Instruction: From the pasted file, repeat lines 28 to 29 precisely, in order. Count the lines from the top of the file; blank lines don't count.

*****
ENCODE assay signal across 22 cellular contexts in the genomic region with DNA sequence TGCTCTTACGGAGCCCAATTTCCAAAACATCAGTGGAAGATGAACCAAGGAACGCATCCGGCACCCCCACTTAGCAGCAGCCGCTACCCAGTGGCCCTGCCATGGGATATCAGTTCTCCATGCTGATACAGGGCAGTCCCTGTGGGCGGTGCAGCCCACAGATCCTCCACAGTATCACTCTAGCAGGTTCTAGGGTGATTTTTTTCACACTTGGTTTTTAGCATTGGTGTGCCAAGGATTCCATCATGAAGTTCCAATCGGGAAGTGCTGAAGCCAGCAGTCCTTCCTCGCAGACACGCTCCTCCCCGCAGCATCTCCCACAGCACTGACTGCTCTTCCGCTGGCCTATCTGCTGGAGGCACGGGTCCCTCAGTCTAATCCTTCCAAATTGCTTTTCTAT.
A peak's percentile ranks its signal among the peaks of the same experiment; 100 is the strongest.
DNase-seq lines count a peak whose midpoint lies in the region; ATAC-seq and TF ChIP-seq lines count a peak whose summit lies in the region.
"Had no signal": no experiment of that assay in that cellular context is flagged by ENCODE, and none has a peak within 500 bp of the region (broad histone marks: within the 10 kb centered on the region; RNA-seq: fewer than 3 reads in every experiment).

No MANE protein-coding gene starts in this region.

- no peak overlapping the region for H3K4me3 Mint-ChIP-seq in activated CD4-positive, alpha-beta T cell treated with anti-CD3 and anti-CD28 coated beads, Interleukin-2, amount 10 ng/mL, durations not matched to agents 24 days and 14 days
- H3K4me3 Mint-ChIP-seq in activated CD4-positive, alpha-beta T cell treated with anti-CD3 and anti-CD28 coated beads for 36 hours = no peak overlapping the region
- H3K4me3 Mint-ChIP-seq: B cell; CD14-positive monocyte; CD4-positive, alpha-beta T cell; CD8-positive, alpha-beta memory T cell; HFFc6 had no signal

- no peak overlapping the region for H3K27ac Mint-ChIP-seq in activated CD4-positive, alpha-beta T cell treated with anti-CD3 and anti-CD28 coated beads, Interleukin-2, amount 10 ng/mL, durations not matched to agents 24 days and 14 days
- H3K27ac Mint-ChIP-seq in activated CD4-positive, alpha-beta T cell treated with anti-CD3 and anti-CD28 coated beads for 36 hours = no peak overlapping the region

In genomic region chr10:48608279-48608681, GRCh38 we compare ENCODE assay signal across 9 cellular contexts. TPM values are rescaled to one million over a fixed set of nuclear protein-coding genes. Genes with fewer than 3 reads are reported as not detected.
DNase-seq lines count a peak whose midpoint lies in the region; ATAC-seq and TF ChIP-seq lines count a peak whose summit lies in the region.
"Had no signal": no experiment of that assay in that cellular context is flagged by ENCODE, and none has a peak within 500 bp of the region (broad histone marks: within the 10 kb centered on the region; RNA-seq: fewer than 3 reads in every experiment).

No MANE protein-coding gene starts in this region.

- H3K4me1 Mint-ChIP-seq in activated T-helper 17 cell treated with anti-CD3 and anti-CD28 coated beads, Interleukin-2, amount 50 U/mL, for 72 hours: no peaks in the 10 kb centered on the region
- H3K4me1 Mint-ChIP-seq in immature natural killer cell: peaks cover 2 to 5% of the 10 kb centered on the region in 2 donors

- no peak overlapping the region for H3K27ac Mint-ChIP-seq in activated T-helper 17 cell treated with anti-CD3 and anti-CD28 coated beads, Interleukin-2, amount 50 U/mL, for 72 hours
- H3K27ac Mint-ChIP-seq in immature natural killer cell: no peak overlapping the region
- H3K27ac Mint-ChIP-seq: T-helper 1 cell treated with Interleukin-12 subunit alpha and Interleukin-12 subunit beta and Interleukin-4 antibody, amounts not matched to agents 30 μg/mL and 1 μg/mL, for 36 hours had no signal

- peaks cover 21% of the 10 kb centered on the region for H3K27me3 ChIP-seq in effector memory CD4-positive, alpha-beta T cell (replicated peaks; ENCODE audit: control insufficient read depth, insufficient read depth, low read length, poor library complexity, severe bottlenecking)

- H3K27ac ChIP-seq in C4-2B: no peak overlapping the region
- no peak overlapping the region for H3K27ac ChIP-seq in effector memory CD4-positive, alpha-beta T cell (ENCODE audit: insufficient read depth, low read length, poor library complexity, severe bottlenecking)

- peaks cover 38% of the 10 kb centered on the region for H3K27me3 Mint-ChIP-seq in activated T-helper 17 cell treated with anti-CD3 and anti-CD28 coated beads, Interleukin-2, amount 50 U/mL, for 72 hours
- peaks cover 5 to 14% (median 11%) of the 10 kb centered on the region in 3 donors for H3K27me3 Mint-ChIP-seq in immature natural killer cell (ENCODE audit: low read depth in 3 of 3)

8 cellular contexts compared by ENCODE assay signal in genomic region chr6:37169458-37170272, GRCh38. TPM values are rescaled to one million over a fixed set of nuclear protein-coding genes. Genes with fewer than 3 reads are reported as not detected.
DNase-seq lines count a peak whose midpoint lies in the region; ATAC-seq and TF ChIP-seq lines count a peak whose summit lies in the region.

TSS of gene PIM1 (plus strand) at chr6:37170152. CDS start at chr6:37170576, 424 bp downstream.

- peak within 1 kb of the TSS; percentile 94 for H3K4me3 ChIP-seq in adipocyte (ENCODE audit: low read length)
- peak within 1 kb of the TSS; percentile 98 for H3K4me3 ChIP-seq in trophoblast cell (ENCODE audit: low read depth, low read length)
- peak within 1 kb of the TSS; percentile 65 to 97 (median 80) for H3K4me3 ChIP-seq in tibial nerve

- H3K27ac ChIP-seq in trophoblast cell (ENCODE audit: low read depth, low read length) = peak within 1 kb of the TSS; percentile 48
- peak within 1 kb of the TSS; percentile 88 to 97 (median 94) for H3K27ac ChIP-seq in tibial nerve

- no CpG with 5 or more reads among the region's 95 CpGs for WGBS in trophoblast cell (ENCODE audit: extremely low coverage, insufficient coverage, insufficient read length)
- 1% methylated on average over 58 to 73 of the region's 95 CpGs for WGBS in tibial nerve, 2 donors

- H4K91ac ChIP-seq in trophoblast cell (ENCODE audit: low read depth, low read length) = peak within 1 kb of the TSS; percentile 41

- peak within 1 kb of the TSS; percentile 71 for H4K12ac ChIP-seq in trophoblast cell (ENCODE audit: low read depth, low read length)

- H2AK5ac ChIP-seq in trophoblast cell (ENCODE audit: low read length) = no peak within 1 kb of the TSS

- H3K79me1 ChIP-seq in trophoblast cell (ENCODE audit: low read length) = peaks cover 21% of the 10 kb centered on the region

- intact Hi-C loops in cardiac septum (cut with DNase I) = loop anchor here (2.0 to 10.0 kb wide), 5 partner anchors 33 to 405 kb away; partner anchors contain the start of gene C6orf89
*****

- peak within 1 kb of the TSS; percentile 94 for H3K4me3 ChIP-seq in adipocyte (ENCODE audit: low read length)
- peak within 1 kb of the TSS; percentile 98 for H3K4me3 ChIP-seq in trophoblast cell (ENCODE audit: low read depth, low read length)